posted by restless_nomad at 3:10 PM on September 29, 2017 [4 favorites]

My therapist suggested Gretchen Reuben's Four Tendencies. It's a little woo (and it's sort of her "thing") but it did help explicate a conflict my partner and I were getting into, about how we respond to expectations. So it's not like "Oh this test really knows me" as much as "Oh this quiz helped highlight a weird difference my partner and I had which was previously sort of confusing and now it is much less confusing."
posted by jessamyn at 8:26 PM on September 29, 2017 [1 favorite]

Note on Myers Briggs from Wikipedia:

Although popular in the business sector, the MBTI exhibits significant psychometric deficiencies,

notably including poor validity (i.e. not measuring what it purports to measure)

and poor reliability (giving different results for the same person on different occasions).[8][9][10]

The four scales used in the MBTI have some correlation with four of the Big Five personality traits, which are a more commonly accepted framework.[citation needed].
posted by iNfo.Pump at 8:33 PM on September 29, 2017 [1 favorite]

Decades ago I got my hands on The Lüscher Color Test book and we found it so embarrassingly accurate that my friends and I stopped "playing" with it. You can take it online now, although book and the website stress that the accuracy of the colors is imperative to obtaining accurate results; the book came with cards but I guess they've figured out the screens thing. The test results are not static, they're designed to capture a moment in time.

Wikipedia says that, according to some, Minnesota Multiphasic Personality Inventory (MMPI) is now preferred over the Lüscher Color Test. I haven't heard of the MMPI until now, so I can't compare.
posted by Room 641-A at 3:33 AM on September 30, 2017 [1 favorite]

I should add That since you're asked to spontaneously choose colors it's probably best not to read up about the colors before you take the test. I still have the book but haven't retaken the test since then because I'm sure it will reveal something I'm actively trying to repress!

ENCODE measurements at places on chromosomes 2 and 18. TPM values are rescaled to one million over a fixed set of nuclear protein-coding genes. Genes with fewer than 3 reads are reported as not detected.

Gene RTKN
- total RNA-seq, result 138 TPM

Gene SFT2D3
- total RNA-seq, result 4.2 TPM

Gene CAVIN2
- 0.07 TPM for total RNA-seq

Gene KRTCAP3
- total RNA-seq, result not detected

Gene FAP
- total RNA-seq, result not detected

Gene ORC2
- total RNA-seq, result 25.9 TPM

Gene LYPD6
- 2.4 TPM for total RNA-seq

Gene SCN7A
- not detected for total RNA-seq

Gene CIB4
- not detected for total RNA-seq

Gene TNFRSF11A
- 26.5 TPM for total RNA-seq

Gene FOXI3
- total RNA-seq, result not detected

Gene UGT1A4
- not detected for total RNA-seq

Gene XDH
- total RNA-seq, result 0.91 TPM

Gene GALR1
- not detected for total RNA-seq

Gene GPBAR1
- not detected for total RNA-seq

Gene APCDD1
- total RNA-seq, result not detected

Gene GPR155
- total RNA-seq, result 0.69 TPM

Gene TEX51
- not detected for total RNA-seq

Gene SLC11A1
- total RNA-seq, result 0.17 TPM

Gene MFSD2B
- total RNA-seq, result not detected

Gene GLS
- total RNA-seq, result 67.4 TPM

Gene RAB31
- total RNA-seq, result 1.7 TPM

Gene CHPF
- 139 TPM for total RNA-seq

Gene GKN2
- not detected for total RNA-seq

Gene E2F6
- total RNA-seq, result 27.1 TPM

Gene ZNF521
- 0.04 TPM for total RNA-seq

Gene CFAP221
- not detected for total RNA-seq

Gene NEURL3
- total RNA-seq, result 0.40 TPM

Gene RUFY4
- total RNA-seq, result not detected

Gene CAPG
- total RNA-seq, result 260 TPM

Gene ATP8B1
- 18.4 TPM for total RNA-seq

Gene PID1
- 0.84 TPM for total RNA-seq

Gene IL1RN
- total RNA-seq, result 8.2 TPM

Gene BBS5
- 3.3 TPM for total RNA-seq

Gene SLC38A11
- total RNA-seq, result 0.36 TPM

posted by Room 641-A at 3:46 AM on September 30, 2017 [1 favorite]

As above, historically MBTI isn't based on scientific fact, however it is useful in general to think about how you think. And I found it useful on a weekend away with colleagues to map out the diverse ways that people think relative to each other, rather than regarding MBTI as some kind of absolute everyone could be measured against.

Strengths Finder was more useful, definitely.

As with all of these though, it feels a bit....

"Would you do action Y in situation X?"
"You're the kind of person who, in situation X, would do action Y"
"That's spot on, this is so insightful"

Be wary of something that repackages your own interpretation and hands it back to you.
posted by DancingYear at 12:30 PM on September 30, 2017 [2 favorites]

I found DISC testing and training at work to be interesting, mostly for highlighting different styles and for the little chart that took my "bathtub curve" (high D and C, low S and I) and plotted that as "you are super task oriented and not entirely aware of the people around you". It hadn't really occurred to me until taking that and realizing how extreme my results were, and how many great and successful managers and coworkers were *different*, that the other ways to be actually had strengths in the workplace.
posted by Lady Li at 2:13 PM on September 30, 2017

FYI, if you want to take the Gretchen Rubin Four Tendencies test, at the last page where it asks for your zip and email you can just leave them blank and click "next" and it shows you the results without getting your info.

The result wasn't mind-blowing but was one of those things helped me to articulate some things that I've struggled to explain about myself in the past.
posted by Emmy Rae at 12:20 PM on October 4, 2017 [1 favorite]